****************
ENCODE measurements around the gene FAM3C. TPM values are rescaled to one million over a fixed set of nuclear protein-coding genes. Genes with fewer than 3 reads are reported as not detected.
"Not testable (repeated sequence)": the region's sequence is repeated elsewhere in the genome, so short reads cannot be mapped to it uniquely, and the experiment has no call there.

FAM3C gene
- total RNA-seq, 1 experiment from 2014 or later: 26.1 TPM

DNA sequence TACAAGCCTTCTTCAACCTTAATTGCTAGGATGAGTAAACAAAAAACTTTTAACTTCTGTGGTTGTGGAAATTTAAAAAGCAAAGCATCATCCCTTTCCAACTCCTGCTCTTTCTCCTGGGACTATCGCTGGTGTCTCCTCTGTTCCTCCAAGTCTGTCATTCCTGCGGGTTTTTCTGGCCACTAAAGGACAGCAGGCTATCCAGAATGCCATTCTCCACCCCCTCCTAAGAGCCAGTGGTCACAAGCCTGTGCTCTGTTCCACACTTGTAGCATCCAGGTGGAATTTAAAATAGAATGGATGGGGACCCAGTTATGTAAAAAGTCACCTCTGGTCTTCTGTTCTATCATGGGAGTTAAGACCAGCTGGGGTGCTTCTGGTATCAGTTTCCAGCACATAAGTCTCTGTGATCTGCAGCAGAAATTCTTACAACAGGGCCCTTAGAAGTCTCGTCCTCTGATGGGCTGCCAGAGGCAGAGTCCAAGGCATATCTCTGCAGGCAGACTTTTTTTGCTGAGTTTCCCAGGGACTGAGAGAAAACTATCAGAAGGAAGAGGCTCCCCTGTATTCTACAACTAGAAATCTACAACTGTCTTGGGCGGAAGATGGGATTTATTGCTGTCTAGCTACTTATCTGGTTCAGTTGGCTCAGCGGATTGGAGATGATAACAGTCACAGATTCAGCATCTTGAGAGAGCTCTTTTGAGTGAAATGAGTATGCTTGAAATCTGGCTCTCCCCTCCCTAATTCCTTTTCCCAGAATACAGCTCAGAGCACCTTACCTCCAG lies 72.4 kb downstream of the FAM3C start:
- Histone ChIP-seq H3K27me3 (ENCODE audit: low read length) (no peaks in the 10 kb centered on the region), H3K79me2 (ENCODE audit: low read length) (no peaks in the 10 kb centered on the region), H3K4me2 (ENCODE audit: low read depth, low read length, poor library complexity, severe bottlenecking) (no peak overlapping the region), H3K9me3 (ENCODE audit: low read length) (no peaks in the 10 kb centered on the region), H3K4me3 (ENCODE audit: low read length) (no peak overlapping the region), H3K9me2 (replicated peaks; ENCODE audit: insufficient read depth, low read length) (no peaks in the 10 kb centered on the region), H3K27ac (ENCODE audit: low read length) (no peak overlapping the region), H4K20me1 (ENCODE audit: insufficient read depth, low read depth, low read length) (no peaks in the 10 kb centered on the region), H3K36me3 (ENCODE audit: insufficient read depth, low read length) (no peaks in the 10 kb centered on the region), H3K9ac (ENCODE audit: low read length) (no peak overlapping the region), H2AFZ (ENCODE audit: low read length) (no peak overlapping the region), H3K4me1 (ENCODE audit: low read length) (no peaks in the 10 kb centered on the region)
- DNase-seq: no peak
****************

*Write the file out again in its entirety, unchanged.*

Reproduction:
ENCODE measurements around the gene FAM3C. TPM values are rescaled to one million over a fixed set of nuclear protein-coding genes. Genes with fewer than 3 reads are reported as not detected.
"Not testable (repeated sequence)": the region's sequence is repeated elsewhere in the genome, so short reads cannot be mapped to it uniquely, and the experiment has no call there.

FAM3C gene
- total RNA-seq, 1 experiment from 2014 or later: 26.1 TPM

DNA sequence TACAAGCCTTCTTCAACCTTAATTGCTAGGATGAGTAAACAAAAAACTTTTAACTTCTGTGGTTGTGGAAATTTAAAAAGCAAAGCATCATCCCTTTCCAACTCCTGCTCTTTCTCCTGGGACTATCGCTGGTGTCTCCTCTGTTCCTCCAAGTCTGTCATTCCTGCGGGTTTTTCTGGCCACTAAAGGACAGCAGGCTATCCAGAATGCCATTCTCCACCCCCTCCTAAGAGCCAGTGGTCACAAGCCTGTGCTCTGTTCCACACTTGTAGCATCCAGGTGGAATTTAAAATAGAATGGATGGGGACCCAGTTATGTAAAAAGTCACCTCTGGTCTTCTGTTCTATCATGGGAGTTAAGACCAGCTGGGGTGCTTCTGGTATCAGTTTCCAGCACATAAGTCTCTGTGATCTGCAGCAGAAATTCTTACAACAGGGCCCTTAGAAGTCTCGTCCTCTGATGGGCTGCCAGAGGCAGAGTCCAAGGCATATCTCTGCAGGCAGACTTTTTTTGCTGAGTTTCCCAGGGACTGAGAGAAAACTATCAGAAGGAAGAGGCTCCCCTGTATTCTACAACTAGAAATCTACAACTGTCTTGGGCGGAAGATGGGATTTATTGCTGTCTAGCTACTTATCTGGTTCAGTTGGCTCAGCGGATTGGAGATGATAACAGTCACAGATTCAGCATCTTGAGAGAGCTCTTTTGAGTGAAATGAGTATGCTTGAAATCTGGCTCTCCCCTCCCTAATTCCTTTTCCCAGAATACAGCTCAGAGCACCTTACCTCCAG lies 72.4 kb downstream of the FAM3C start:
- Histone ChIP-seq H3K27me3 (ENCODE audit: low read length) (no peaks in the 10 kb centered on the region), H3K79me2 (ENCODE audit: low read length) (no peaks in the 10 kb centered on the region), H3K4me2 (ENCODE audit: low read depth, low read length, poor library complexity, severe bottlenecking) (no peak overlapping the region), H3K9me3 (ENCODE audit: low read length) (no peaks in the 10 kb centered on the region), H3K4me3 (ENCODE audit: low read length) (no peak overlapping the region), H3K9me2 (replicated peaks; ENCODE audit: insufficient read depth, low read length) (no peaks in the 10 kb centered on the region), H3K27ac (ENCODE audit: low read length) (no peak overlapping the region), H4K20me1 (ENCODE audit: insufficient read depth, low read depth, low read length) (no peaks in the 10 kb centered on the region), H3K36me3 (ENCODE audit: insufficient read depth, low read length) (no peaks in the 10 kb centered on the region), H3K9ac (ENCODE audit: low read length) (no peak overlapping the region), H2AFZ (ENCODE audit: low read length) (no peak overlapping the region), H3K4me1 (ENCODE audit: low read length) (no peaks in the 10 kb centered on the region)
- DNase-seq: no peak